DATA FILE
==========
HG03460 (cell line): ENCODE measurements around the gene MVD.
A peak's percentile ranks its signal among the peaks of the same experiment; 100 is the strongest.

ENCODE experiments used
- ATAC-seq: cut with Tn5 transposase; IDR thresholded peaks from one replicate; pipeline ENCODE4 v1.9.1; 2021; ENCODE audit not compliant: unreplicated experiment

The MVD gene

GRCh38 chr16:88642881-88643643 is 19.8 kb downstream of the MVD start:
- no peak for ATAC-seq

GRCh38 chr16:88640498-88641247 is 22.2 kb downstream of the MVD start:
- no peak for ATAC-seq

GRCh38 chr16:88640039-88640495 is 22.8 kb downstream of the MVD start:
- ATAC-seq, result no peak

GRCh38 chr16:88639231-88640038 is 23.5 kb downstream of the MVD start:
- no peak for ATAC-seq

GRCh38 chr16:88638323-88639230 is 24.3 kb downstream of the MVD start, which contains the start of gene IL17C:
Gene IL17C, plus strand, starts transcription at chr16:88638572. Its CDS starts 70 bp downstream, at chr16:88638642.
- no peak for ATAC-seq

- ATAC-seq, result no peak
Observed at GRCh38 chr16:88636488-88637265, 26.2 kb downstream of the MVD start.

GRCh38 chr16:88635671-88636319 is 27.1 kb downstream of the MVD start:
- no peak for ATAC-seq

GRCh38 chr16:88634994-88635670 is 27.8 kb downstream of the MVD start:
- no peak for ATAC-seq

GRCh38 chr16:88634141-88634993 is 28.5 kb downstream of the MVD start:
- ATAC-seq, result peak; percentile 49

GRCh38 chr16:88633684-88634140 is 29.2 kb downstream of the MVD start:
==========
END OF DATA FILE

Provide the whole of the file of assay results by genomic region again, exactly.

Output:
HG03460 (cell line): ENCODE measurements around the gene MVD.
A peak's percentile ranks its signal among the peaks of the same experiment; 100 is the strongest.

ENCODE experiments used
- ATAC-seq: cut with Tn5 transposase; IDR thresholded peaks from one replicate; pipeline ENCODE4 v1.9.1; 2021; ENCODE audit not compliant: unreplicated experiment

The MVD gene

GRCh38 chr16:88642881-88643643 is 19.8 kb downstream of the MVD start:
- no peak for ATAC-seq

GRCh38 chr16:88640498-88641247 is 22.2 kb downstream of the MVD start:
- no peak for ATAC-seq

GRCh38 chr16:88640039-88640495 is 22.8 kb downstream of the MVD start:
- ATAC-seq, result no peak

GRCh38 chr16:88639231-88640038 is 23.5 kb downstream of the MVD start:
- no peak for ATAC-seq

GRCh38 chr16:88638323-88639230 is 24.3 kb downstream of the MVD start, which contains the start of gene IL17C:
Gene IL17C, plus strand, starts transcription at chr16:88638572. Its CDS starts 70 bp downstream, at chr16:88638642.
- no peak for ATAC-seq

- ATAC-seq, result no peak
Observed at GRCh38 chr16:88636488-88637265, 26.2 kb downstream of the MVD start.

GRCh38 chr16:88635671-88636319 is 27.1 kb downstream of the MVD start:
- no peak for ATAC-seq

GRCh38 chr16:88634994-88635670 is 27.8 kb downstream of the MVD start:
- no peak for ATAC-seq

GRCh38 chr16:88634141-88634993 is 28.5 kb downstream of the MVD start:
- ATAC-seq, result peak; percentile 49

GRCh38 chr16:88633684-88634140 is 29.2 kb downstream of the MVD start: